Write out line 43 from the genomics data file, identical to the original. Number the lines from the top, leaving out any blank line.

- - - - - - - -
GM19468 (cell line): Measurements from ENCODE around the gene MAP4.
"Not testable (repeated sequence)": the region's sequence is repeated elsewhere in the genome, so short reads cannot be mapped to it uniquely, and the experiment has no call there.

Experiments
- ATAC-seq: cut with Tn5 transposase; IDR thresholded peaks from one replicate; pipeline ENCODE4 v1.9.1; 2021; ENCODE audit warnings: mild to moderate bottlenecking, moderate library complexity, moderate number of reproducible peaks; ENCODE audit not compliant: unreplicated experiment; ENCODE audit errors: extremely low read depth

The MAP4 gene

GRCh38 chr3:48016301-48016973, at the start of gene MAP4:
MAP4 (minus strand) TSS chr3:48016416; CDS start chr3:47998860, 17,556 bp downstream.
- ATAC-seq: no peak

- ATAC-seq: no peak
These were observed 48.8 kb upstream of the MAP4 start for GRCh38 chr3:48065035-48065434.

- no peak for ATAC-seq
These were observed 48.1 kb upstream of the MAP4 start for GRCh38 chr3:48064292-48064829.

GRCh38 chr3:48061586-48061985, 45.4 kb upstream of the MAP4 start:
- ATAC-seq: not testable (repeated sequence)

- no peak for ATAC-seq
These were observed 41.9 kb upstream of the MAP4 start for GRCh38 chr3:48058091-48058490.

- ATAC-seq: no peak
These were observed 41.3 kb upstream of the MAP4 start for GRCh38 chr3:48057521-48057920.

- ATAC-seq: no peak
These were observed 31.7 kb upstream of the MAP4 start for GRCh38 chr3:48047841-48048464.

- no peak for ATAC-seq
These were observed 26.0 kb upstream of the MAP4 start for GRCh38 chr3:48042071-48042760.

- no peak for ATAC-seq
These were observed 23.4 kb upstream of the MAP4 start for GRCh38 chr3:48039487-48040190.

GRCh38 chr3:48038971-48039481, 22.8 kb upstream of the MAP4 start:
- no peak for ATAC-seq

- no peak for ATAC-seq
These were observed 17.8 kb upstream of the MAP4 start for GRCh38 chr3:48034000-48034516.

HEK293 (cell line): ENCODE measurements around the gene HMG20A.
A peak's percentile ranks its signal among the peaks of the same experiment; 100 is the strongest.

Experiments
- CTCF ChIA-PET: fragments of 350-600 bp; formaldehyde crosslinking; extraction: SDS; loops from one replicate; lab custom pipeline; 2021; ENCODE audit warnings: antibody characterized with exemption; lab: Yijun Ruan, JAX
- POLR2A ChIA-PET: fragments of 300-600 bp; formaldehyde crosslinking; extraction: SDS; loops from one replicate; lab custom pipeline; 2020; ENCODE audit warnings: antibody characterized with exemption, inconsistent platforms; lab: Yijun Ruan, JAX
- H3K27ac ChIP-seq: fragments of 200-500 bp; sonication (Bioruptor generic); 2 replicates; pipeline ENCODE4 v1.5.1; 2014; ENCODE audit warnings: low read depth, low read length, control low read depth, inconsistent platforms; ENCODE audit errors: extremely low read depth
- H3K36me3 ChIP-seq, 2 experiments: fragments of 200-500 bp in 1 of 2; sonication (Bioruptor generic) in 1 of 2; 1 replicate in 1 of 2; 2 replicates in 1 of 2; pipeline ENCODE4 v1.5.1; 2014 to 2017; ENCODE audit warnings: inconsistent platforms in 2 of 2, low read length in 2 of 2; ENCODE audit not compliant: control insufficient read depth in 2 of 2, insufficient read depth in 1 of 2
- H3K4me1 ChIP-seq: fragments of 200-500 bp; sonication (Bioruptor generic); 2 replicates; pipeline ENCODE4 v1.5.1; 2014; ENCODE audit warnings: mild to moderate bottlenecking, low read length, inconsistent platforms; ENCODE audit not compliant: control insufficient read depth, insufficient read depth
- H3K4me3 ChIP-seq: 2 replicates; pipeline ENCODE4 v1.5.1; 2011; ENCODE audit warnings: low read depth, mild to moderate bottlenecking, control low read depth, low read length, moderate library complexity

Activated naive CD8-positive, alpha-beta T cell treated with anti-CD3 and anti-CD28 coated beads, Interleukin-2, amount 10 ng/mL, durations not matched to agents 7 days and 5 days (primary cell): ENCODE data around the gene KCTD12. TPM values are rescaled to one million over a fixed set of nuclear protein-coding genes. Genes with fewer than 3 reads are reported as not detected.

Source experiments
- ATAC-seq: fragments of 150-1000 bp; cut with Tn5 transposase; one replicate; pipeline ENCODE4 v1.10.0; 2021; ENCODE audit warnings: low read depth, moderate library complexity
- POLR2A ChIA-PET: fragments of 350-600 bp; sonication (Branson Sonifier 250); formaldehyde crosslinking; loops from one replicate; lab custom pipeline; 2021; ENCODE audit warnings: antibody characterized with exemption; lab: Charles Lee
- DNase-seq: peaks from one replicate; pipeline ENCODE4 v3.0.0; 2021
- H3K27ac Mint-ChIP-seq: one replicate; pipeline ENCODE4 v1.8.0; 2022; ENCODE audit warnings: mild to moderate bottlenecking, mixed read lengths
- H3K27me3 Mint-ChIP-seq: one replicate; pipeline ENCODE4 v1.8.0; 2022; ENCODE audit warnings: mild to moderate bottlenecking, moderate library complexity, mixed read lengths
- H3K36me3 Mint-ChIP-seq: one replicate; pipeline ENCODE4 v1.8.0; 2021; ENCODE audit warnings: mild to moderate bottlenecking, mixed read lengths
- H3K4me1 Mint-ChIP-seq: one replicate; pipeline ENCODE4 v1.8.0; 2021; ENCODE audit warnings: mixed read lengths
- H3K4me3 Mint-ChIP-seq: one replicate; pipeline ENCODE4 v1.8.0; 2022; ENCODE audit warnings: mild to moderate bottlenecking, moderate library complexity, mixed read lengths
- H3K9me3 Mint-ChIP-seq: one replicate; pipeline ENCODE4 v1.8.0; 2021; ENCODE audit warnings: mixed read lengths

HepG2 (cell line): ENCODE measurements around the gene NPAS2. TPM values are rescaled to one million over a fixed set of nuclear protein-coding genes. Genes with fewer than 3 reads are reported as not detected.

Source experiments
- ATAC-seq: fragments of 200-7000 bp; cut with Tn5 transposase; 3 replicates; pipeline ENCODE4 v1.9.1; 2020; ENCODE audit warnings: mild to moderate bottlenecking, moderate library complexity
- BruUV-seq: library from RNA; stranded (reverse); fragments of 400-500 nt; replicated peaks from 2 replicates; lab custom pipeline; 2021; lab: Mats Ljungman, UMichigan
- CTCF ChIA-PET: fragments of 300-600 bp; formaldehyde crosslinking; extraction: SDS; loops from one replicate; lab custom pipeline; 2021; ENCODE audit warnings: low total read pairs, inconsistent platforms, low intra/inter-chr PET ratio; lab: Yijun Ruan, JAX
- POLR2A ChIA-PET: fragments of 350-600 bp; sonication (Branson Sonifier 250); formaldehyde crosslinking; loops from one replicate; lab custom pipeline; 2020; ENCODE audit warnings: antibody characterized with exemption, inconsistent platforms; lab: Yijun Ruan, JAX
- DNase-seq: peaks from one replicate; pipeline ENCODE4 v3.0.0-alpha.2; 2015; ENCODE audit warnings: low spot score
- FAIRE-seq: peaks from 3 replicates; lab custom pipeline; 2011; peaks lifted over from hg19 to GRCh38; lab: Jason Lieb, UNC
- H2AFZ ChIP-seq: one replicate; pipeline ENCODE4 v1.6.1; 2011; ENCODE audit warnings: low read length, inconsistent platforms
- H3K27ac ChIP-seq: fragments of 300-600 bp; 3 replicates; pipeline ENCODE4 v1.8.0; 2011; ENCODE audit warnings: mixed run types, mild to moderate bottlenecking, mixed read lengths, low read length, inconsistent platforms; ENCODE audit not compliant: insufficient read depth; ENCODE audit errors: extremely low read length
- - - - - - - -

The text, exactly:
- H3K27ac Mint-ChIP-seq: one replicate; pipeline ENCODE4 v1.8.0; 2022; ENCODE audit warnings: mild to moderate bottlenecking, mixed read lengths